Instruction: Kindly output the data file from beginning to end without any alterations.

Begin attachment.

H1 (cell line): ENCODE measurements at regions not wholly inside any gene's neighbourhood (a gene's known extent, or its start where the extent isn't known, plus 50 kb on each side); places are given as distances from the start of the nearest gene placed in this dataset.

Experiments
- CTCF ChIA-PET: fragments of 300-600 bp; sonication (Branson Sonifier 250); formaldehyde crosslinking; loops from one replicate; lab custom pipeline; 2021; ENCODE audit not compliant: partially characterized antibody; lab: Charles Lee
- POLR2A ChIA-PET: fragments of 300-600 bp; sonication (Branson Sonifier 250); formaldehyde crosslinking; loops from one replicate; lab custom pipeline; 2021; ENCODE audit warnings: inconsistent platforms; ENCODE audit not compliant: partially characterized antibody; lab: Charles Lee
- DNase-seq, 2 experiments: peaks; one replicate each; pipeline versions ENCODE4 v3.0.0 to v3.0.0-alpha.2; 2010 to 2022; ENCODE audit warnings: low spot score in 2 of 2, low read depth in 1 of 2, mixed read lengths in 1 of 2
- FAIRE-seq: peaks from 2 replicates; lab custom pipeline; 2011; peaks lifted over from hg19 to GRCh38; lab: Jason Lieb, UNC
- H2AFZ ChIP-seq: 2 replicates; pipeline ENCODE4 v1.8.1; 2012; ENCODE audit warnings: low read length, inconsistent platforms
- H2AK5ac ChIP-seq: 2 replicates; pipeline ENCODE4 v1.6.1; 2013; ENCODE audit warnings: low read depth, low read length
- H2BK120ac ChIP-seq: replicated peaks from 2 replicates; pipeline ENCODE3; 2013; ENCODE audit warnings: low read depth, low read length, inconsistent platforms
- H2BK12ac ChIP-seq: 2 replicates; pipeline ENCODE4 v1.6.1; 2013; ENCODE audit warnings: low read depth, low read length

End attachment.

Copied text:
H1 (cell line): ENCODE measurements at regions not wholly inside any gene's neighbourhood (a gene's known extent, or its start where the extent isn't known, plus 50 kb on each side); places are given as distances from the start of the nearest gene placed in this dataset.

Experiments
- CTCF ChIA-PET: fragments of 300-600 bp; sonication (Branson Sonifier 250); formaldehyde crosslinking; loops from one replicate; lab custom pipeline; 2021; ENCODE audit not compliant: partially characterized antibody; lab: Charles Lee
- POLR2A ChIA-PET: fragments of 300-600 bp; sonication (Branson Sonifier 250); formaldehyde crosslinking; loops from one replicate; lab custom pipeline; 2021; ENCODE audit warnings: inconsistent platforms; ENCODE audit not compliant: partially characterized antibody; lab: Charles Lee
- DNase-seq, 2 experiments: peaks; one replicate each; pipeline versions ENCODE4 v3.0.0 to v3.0.0-alpha.2; 2010 to 2022; ENCODE audit warnings: low spot score in 2 of 2, low read depth in 1 of 2, mixed read lengths in 1 of 2
- FAIRE-seq: peaks from 2 replicates; lab custom pipeline; 2011; peaks lifted over from hg19 to GRCh38; lab: Jason Lieb, UNC
- H2AFZ ChIP-seq: 2 replicates; pipeline ENCODE4 v1.8.1; 2012; ENCODE audit warnings: low read length, inconsistent platforms
- H2AK5ac ChIP-seq: 2 replicates; pipeline ENCODE4 v1.6.1; 2013; ENCODE audit warnings: low read depth, low read length
- H2BK120ac ChIP-seq: replicated peaks from 2 replicates; pipeline ENCODE3; 2013; ENCODE audit warnings: low read depth, low read length, inconsistent platforms
- H2BK12ac ChIP-seq: 2 replicates; pipeline ENCODE4 v1.6.1; 2013; ENCODE audit warnings: low read depth, low read length